Faeries in the autumn
Going home

Staying home

Tilly

"It just may be that the most radical act we can commit is to stay home. What does that mean to finally commit to a place, to a people, to a community?

"It doesn't mean it's easy, but it does mean you can live with patience, because you're not going to go away. It also means commitment to bear witness, and engaging in 'casserole diplomacy' by sharing food among neighbors, by playing with the children and mending feuds and caring for the sick. These kinds of commitment are real. They are tangible. They are not esoteric or idealistic, but rooted  in the bedrock existence of where we choose to maintain our lives.

Plums ready to harvest

"That way we begin to know the predictability of a place. We anticipate a species long before we see them. We can chart the changes, because we have a memory of cycles and seasons; we gain a capacity for both pleasure and pain, and we find the stregnth within ourselves and each other to hold these lines.

"That's my definition of family. And that's my definition of love."

- Terry Tempest Williams
(interviewed by Derrick Jensen in Listening to the Land: Conversations about Nature, Culture, and Ethos)

Under the plum tree

Comments

Rather timely this, Terri, as I have dreadfully itchy feet right now. You reminded me of the things that I should value and treasure, rather than focusing on the irritants and desire to run away.

Having moved so often in the early part of my life, learning to commmit to a place, family, and community has been a learning journey for me, so I understand what you mean about itchy feet. When I get them now, I often think of what the great choreographer Twytha Tharpe once said: "“Art is the only way to run away without leaving home.”

As I pack up here in Scotland to go back home to Massachusetts, I have been thinking about the landscape of the heart.

Jane

Such sweet pictures of tilly beneath the plums.
Jane, safe journeys.

Have really been enjoying your last few posts. T.T.Williams is such a joy to read. Tilly sure looks content under the plum tree, and I'm sure she loves her home. I had an abundance of plums last summer, and made lots of preserves. The 'plum and cinamon' jam was very popular. What a beautiful combination. Happy Autumn. ox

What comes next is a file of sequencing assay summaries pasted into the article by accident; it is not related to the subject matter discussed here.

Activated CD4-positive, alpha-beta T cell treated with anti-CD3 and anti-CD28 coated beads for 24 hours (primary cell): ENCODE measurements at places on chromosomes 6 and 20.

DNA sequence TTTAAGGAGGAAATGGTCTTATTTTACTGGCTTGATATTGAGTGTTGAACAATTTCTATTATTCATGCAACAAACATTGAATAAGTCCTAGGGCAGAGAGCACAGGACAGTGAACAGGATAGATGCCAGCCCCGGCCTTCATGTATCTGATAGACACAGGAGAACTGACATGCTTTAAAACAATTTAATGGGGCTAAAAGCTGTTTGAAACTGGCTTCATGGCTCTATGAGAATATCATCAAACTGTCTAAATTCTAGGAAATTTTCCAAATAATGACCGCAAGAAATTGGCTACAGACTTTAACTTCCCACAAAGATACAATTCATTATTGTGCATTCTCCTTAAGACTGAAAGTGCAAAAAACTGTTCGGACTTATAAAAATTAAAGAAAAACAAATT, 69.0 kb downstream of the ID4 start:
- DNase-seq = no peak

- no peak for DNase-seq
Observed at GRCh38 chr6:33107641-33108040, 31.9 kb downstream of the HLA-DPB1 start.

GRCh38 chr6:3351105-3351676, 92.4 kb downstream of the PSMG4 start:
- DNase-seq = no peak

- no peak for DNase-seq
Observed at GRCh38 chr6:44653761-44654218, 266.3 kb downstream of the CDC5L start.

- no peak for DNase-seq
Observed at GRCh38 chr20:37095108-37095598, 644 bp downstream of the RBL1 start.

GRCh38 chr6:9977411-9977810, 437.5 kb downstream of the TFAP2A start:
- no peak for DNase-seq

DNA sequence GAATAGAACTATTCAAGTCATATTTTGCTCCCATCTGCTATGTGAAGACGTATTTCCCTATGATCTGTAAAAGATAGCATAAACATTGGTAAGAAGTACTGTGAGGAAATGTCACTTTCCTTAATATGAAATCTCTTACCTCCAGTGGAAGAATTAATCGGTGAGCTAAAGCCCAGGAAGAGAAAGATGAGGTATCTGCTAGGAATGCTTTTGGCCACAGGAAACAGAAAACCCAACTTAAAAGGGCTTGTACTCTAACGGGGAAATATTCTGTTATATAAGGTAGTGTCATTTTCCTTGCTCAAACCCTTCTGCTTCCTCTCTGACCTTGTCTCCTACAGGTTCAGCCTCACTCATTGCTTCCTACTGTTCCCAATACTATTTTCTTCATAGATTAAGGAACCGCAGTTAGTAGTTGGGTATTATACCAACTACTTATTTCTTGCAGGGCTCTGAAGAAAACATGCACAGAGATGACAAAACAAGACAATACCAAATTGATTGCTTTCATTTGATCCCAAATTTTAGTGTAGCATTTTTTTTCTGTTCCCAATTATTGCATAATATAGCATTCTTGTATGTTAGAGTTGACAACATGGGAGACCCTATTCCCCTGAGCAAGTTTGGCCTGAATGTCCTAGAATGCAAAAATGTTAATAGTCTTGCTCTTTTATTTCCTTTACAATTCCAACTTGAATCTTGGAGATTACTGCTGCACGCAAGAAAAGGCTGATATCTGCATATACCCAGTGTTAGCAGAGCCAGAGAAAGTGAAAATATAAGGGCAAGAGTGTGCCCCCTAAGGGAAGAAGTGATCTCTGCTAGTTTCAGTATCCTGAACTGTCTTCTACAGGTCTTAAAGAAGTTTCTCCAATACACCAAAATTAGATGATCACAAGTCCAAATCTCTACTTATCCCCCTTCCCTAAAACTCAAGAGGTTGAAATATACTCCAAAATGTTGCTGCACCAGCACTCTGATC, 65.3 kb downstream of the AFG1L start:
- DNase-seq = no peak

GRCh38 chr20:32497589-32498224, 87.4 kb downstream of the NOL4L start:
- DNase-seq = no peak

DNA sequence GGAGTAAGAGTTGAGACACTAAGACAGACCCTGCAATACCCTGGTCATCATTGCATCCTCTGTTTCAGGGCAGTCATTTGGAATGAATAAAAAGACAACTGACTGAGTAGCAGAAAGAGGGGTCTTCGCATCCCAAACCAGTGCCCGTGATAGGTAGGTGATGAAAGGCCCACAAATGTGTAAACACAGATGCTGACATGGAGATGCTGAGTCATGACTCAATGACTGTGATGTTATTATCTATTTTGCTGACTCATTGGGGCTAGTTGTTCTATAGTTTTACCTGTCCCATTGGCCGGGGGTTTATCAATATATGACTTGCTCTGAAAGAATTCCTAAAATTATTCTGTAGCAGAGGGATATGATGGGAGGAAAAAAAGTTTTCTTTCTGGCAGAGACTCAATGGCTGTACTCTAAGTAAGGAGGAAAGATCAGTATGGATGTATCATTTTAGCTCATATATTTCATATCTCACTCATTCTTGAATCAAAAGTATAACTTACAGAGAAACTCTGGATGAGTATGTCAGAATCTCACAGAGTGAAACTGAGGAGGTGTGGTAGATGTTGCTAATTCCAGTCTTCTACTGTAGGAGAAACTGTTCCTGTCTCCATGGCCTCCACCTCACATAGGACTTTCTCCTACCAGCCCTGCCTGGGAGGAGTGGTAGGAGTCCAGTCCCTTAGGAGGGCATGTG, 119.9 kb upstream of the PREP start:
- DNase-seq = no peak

The Landscape of Home

There is a certain green after rain,
the river running muddy behind the house,
too far for me to see till I go outside.
Doves sodden in their trees,
too disconsolate to coo
shake their grey wings at me.
A rainbow arcs the sky.
These landscapes have a twinship,
yet the houses tell different stories,
one stone upon stone speaks in a Scottish brogue,
one with white boards talks New England.
Yet your ashes are in both gardens.
Wherever here is, there is my heart.

2012 All rights reserved

I've really been enjoying the Terry Tempest Williams quotes tremendously. This one strikes "home" for sure - I have an idea where home is but haven't been able to commit.

Sure, personal choices are personal choices, but a society centered on making a living (versus making a life) and the concomitant definition of "living" which is no longer related to economics' original meaning (oikos/home) but to its new-fangled one (money) does nothing to help its people commit to a place.

It's not fundamentally our fault when we're uprooted constantly even though the choices look like ours - being a somewhat flexible species, especially under duress, we adapt in what ways we can, even when we must become placeless while dreaming of our true place.

Beautiful. And I understand the pull of two homes so well, after those 18 years in which I migrated between Devon and Tucson.

Lovely post, Terri.

As someone who's never lived in one place for any significant length of time, I'm finding that lately I've been increasingly interested - perhaps *obsessed* is a better word - with the concept of home and all that it encapsulates.

Jane, yet another beautiful, moving poem. Thank you.


What was it; think globally, act locally? I too moved a lot all around the Pacific Northwest, but Bend,
Oregon is my "Ireland." San Francisco is my "Paris," to paraphrase James Joyce.

love this quote Terri, speaks straight to my gypsy soul!

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